The Kingdom of Starlings
by Paul Ilechko
The old rusted truck with mud crusted flaps
no longer rattles down the gravel road. Pale
skinned peaches rot in a barrel, forgotten.
The ancient garden is filled with starlings,
brilliantly speckled in their winter plumage.
The bones of the old man resist temptation,
but the flesh is weak and decaying. He lies,
some distance below ground, in a cheap
pine box, no longer resinous but infiltrated
with damp and busy microbial enterprise.
His wife stares vacantly from the derelict
porch, swaying listlessly in her rocker, old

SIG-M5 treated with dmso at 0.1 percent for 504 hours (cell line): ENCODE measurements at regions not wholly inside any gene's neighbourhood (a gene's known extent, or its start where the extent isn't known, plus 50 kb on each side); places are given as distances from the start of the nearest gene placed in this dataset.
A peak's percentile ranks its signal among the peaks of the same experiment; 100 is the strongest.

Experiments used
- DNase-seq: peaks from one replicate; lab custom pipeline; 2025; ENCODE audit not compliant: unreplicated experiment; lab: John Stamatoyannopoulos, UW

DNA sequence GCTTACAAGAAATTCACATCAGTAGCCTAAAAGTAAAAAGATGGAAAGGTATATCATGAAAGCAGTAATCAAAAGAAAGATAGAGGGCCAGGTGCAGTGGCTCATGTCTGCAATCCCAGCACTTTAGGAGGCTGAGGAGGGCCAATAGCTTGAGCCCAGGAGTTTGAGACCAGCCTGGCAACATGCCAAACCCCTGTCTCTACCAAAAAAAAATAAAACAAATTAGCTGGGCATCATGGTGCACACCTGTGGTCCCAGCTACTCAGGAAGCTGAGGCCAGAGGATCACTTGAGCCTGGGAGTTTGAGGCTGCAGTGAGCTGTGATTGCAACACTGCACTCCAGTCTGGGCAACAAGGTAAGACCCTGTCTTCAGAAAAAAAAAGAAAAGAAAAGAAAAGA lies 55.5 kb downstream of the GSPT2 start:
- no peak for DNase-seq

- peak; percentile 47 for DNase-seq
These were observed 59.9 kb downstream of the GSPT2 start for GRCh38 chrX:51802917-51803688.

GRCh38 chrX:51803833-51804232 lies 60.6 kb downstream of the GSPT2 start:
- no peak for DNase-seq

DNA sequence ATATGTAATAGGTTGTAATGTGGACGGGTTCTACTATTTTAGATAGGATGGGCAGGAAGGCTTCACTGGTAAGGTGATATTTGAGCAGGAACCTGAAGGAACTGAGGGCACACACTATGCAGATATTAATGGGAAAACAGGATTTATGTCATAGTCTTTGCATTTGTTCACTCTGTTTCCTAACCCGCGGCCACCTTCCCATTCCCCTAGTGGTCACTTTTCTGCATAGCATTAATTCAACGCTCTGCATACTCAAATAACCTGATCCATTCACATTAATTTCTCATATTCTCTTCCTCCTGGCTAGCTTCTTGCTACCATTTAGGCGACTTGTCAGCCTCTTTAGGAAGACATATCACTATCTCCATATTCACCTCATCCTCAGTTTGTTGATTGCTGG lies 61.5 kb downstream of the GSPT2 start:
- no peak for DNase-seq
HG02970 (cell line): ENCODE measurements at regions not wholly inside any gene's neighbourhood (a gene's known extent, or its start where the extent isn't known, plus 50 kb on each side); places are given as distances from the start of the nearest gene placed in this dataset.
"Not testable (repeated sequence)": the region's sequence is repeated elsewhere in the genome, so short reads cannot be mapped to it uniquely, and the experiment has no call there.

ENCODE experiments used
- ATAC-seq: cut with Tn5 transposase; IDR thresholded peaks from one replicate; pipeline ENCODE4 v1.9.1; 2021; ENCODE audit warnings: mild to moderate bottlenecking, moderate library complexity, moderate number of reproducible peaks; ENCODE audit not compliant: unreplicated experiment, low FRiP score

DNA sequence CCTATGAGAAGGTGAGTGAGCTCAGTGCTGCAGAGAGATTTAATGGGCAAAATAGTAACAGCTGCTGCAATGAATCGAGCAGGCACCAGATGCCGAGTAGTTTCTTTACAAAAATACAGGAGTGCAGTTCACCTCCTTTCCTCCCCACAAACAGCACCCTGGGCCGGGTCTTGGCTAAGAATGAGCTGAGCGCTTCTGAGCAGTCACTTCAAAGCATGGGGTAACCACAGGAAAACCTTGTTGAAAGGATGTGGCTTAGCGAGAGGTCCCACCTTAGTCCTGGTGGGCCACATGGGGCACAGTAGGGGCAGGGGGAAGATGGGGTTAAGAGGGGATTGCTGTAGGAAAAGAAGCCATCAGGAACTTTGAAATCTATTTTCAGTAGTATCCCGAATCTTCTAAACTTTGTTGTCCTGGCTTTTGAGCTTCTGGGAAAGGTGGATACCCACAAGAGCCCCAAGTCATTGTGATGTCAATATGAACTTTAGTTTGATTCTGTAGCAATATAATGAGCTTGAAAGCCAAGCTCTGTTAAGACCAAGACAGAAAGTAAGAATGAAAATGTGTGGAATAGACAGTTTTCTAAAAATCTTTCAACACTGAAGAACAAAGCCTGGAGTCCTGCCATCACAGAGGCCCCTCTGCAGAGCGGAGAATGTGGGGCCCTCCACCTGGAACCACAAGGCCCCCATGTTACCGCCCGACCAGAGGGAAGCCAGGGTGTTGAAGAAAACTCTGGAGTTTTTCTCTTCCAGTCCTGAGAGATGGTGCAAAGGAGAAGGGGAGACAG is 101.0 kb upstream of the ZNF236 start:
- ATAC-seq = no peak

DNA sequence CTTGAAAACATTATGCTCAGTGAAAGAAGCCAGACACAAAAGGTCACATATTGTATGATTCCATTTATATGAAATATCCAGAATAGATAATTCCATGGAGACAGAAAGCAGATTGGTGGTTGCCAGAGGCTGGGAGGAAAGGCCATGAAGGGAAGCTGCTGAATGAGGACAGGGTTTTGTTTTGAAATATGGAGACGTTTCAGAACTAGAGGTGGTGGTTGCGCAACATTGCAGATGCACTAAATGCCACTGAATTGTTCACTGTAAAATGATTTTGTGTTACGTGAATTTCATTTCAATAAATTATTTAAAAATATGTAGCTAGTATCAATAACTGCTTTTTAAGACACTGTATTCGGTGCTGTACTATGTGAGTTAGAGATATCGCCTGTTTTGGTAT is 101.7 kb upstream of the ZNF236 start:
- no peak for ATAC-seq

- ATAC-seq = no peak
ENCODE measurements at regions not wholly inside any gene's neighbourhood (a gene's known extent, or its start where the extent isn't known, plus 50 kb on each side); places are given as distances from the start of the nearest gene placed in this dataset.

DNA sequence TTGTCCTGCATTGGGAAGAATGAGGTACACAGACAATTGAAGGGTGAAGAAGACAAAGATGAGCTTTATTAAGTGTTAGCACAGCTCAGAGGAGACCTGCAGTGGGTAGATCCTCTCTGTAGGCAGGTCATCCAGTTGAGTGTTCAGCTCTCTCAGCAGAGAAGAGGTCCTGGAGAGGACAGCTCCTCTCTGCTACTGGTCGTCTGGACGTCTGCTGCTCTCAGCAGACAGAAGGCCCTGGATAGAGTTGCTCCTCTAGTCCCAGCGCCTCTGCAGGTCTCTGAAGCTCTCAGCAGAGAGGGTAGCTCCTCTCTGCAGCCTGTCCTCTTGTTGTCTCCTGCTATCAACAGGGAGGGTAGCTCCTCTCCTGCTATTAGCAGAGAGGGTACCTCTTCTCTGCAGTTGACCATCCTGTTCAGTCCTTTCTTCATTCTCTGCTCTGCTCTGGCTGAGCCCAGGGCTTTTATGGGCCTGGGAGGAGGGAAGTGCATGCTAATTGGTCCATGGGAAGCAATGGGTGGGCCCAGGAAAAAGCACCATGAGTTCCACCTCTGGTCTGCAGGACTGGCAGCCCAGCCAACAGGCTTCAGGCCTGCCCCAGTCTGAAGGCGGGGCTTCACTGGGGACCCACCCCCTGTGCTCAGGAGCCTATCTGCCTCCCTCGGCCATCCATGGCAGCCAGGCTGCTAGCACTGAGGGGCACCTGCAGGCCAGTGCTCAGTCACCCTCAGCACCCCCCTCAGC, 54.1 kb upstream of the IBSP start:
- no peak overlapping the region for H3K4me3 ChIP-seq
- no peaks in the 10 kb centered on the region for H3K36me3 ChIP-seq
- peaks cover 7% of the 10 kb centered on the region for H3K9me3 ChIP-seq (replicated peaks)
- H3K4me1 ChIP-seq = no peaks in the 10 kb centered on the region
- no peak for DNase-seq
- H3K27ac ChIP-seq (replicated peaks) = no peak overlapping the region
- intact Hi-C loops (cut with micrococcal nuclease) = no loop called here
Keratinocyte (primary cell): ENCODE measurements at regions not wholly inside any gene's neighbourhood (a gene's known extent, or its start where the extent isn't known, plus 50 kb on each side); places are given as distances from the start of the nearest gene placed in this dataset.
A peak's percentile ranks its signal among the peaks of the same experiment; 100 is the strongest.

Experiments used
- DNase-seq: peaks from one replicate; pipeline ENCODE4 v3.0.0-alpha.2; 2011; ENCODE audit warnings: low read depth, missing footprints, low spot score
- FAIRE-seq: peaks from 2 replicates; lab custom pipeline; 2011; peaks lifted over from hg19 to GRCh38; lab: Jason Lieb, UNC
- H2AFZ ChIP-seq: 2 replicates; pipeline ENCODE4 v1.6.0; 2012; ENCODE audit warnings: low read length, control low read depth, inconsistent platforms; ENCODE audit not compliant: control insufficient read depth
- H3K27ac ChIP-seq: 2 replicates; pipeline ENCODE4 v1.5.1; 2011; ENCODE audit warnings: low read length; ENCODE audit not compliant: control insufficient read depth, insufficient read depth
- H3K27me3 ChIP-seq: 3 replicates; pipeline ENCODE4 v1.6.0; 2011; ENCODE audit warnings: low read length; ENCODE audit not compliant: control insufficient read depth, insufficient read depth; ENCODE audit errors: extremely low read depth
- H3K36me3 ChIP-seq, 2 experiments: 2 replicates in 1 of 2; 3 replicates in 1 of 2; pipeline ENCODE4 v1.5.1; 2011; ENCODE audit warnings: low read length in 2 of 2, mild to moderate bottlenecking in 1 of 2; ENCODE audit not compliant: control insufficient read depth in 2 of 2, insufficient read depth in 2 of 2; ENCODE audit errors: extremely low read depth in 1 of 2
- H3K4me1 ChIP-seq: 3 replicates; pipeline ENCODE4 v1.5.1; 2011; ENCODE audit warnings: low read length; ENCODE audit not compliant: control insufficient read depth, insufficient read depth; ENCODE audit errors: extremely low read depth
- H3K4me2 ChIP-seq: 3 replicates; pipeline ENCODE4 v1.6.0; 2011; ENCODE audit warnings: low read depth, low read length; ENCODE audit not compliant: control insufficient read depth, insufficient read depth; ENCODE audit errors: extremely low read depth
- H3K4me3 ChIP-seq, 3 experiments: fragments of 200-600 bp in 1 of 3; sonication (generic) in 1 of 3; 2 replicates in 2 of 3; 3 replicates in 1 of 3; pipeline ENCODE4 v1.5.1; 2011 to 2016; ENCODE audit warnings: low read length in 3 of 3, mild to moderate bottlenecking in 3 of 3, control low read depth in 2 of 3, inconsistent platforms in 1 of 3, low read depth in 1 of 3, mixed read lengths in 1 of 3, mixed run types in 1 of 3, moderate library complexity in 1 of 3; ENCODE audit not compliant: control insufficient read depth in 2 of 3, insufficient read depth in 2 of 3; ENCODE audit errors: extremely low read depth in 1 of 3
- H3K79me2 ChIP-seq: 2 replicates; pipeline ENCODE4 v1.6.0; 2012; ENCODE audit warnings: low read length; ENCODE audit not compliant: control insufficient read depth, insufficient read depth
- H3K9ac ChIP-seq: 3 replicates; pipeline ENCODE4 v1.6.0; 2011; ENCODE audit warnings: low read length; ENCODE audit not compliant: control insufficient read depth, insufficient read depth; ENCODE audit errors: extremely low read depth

shotgun resting on her lap. She dribbles,
though only slightly, from a corner of her
mouth. She tries to remember her life.
This is rural life. Rural death, masquerading
as livelihood. Wild things return to the
overgrown, undernourished lands, the
lands now lacking in juice and vitality, sick
beneath that bespeckled murmuration.
Paul Ilechko was born in England but has lived most of his life in the USA. He currently lives in Lambertville, NJ with his girlfriend and a cat, where he spends as much time cycling as he can. Paul has had poetry published by Elderly Magazine, Ibis Head Review, the Peacock Journal, Muddy River Review, Slag Review and others.